The next few hours are spent going on appointments with prospects. The sales process has been drilled into their head. They know by heart the 5-Step, 6-Step, or whatever step process they have been taught. And, they have been taught to fear wavering from this known-to-be-absolutely-successful-if-followed process. If a prospect doesn’t close, then it becomes obvious they didn’t follow the process. Now they have made into the office of their first prospect. Before going in, they have repeated their mantra over and over, “I’m a great salesperson. I’m a great salesperson. I’m a great salesperson.” And, it works…until the prospect comes in and takes control of the environment, creates an Adult-Child psychological environment, and causes so much stress that our salesperson goes into Survival Mode and can’t even access their well-rehearsed process.

Defeated, our salesperson seeks out a local movie theater, dark coffee shop, or some other secluded place to hide until it’s time to return to the office. When they enter the office, they are met by their sales manager, who asks, “Well, did you make the sale?” Because they fear the consequences of not making the sale, they lie. They make an excuse. They may have even made every effort to avoid the sales manager in order to “live to fight another day”.

Going Home
Our salesperson gets in their car and, when they start it, their Self-Development recording begins to play. They stop it, roll down the window, and toss it out. Instead, they put on the loudest, most bass-driven music so they can drown out their own thoughts. As they walk through the door, the familiar question melodically rings out from their spouse or significant other, “How did it go today?” They either lie to themselves and those at home about the events of the day, or they head straight to their bedroom, home office, study, or some other secluded place to find a modicum of silence and solace. And, the drama begins anew the next morning…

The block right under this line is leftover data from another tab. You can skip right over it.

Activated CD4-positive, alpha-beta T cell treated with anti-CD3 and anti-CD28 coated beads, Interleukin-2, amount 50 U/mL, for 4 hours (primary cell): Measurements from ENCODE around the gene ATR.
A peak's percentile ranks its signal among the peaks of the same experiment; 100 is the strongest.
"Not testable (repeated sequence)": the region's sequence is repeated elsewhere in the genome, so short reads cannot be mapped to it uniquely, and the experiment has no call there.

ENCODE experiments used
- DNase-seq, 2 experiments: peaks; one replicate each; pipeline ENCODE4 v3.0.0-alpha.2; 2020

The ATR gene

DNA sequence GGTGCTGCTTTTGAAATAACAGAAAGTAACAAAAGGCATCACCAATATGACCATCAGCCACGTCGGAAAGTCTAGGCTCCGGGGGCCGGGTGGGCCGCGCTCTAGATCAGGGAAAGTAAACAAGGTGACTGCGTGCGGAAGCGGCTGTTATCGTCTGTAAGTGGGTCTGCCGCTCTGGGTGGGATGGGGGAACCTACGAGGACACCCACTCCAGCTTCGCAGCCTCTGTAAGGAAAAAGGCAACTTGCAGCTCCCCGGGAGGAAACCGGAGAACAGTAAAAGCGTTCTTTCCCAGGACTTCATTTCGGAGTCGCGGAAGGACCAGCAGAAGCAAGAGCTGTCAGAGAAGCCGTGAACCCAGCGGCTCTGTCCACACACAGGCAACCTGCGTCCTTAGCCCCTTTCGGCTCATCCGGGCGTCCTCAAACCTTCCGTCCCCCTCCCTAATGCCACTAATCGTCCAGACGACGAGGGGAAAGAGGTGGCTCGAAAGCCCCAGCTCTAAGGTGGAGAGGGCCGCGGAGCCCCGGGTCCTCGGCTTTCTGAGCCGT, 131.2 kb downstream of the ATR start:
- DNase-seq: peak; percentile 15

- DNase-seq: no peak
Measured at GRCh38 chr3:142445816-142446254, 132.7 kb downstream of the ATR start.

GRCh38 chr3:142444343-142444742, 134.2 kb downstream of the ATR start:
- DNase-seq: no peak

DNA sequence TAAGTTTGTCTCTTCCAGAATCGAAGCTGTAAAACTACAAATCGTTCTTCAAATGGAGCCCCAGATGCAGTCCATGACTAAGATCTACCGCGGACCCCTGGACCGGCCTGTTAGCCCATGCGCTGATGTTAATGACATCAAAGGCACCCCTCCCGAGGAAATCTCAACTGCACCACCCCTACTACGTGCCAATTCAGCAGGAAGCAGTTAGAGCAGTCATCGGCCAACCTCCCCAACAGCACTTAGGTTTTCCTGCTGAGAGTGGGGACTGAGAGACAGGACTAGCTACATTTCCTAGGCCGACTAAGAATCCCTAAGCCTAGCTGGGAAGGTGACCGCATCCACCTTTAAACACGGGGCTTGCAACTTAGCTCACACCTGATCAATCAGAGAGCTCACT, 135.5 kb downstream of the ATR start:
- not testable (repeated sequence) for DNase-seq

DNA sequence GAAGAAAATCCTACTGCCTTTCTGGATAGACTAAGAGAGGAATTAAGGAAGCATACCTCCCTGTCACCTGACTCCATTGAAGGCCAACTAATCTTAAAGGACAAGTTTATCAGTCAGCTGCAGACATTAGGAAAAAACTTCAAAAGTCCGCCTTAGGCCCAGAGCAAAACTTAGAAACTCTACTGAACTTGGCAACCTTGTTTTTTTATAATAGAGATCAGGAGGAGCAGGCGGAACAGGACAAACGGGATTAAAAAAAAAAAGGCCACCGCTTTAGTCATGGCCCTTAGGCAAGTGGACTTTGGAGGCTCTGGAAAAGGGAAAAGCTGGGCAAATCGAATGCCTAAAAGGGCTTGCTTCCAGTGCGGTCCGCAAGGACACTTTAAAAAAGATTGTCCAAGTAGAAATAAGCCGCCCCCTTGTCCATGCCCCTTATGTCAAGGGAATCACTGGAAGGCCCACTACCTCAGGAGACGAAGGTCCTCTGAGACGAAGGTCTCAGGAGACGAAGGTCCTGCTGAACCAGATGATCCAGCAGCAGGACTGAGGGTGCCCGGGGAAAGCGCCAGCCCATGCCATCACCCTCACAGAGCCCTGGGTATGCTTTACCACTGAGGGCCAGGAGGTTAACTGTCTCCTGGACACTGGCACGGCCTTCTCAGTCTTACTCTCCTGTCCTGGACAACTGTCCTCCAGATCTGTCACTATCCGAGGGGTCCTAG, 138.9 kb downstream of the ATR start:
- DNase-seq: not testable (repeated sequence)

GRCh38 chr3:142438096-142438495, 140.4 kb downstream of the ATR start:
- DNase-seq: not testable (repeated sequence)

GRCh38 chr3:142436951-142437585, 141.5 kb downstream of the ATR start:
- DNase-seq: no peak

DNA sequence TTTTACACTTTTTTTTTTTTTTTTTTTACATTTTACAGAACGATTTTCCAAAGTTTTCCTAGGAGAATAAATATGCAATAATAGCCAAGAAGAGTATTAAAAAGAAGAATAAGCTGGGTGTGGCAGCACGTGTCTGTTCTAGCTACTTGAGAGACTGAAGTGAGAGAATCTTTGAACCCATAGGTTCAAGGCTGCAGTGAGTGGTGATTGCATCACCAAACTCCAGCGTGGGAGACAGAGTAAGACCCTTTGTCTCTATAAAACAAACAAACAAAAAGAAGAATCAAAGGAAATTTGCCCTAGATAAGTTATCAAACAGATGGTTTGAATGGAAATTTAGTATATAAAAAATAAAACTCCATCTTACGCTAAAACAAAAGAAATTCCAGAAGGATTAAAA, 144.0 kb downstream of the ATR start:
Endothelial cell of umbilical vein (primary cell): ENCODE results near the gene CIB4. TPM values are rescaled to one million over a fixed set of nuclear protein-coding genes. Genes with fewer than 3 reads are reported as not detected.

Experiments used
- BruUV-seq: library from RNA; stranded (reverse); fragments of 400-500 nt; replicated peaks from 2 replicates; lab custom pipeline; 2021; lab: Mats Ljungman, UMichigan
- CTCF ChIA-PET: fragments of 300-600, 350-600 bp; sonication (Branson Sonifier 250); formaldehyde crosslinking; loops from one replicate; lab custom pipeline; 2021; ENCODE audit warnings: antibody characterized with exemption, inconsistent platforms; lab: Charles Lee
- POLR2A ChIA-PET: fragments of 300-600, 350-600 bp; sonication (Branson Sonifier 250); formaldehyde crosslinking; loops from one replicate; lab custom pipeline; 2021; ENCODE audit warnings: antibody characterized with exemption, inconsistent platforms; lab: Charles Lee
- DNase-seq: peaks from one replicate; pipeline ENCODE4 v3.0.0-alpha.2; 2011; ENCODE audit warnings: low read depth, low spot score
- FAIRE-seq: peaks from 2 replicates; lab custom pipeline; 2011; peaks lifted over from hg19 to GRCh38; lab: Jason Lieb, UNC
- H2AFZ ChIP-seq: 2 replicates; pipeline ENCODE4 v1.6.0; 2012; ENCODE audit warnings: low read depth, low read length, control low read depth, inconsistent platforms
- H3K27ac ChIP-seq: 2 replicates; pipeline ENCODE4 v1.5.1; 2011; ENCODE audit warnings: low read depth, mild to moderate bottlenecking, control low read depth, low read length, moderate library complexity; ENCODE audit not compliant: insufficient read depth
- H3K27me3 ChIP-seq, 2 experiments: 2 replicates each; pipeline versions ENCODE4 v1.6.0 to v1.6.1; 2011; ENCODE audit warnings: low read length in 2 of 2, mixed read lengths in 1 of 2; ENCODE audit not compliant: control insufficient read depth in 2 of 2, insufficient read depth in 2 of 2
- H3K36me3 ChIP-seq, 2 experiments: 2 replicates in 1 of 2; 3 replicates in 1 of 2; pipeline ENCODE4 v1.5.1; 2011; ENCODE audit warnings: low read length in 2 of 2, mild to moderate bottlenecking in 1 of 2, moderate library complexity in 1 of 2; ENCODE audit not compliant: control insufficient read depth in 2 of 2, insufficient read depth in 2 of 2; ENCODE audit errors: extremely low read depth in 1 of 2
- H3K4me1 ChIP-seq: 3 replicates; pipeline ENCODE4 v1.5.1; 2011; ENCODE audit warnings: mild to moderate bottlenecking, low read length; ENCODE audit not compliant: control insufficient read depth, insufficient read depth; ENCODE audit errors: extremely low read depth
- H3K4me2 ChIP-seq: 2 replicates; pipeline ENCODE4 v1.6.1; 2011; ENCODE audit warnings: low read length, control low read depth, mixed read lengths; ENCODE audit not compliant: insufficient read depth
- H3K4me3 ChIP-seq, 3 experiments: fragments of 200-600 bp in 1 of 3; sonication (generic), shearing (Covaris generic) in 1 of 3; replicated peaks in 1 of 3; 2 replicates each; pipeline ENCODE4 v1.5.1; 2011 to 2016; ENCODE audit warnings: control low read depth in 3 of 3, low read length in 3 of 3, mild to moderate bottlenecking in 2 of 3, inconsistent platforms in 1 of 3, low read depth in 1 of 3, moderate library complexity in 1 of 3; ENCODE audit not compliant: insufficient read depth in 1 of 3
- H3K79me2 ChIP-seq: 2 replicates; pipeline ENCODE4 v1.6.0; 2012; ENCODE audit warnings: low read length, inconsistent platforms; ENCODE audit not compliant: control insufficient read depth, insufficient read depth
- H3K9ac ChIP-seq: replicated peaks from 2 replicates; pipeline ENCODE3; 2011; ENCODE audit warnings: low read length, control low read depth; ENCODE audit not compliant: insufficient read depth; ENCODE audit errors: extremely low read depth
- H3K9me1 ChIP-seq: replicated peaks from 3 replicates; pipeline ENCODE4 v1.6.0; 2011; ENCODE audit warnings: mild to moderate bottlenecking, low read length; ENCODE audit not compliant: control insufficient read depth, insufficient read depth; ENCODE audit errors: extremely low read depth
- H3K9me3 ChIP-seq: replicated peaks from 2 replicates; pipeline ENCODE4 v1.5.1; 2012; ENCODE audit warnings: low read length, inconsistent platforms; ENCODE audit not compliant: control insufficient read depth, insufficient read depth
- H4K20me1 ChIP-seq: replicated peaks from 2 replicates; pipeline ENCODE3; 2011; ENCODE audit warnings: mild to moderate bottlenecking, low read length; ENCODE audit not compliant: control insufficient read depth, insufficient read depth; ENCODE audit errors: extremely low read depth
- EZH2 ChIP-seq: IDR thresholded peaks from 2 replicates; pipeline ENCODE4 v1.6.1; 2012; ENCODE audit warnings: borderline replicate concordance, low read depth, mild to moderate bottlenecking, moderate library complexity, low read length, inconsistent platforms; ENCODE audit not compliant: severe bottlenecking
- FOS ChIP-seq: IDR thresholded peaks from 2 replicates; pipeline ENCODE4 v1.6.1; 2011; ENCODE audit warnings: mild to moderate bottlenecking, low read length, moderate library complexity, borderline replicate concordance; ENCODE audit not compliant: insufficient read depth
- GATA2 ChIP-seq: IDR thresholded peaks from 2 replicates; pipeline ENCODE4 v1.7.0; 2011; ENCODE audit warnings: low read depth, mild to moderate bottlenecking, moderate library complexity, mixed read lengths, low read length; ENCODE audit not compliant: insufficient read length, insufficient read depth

Did you discover the automatic, habitual behaviors in the story?
1) The morning routine
2) The reaction to a negative event
3) The beliefs about the people they work with
4) The beliefs, thoughts, and behaviors associated with cold-calling
5) The reaction to people in Positional Power
6) The reaction to accumulated stress

Did you notice how their mind and body has been conditioned to form the habitual reactions, beliefs, and thoughts? More importantly, do you identify with any, or all, of those? Most people can.

So, why did I title this post The Habit of Selling Well? Shouldn’t it have been titled, How to Talk Someone Out of Going into Sales? I chose the title because very quickly, very easily, and very permanently all those negative habits can be transformed and changed into truly positive beliefs, thoughts, and behaviors. You see, all of the Self-Development materials and all of the positive-thinking psychology in sales training materials only reach the conscious mind, the part of the mind that thinks at 40 bits of information per minute. All of the habits listed above are coming from our salesperson’s unconscious mind, the part that thinks at 40,000,000 bits of information per minute. It easily overrides its counterpart. All of the training and all of the fear tactics used by sales managers and others will never reach the salesperson’s unconscious mind to truly effect the needed transformations and changes. But, what would happen if your company was able to reach and engage the powerful unconscious mind and put to work the part that process information 1,000,000 faster?

If you would like to know how I effect real and permanent change in salespeople quickly and effectively and with the guarantee that they will be a Top 20% Performer…or higher…then please contact me before you lose another sale!

Dr. Edward Lewellen is a Master Executive Coach, leadership and sales expert, and keynote speaker for some of the largest global organizations.

Author of The 90-Second Mind Manager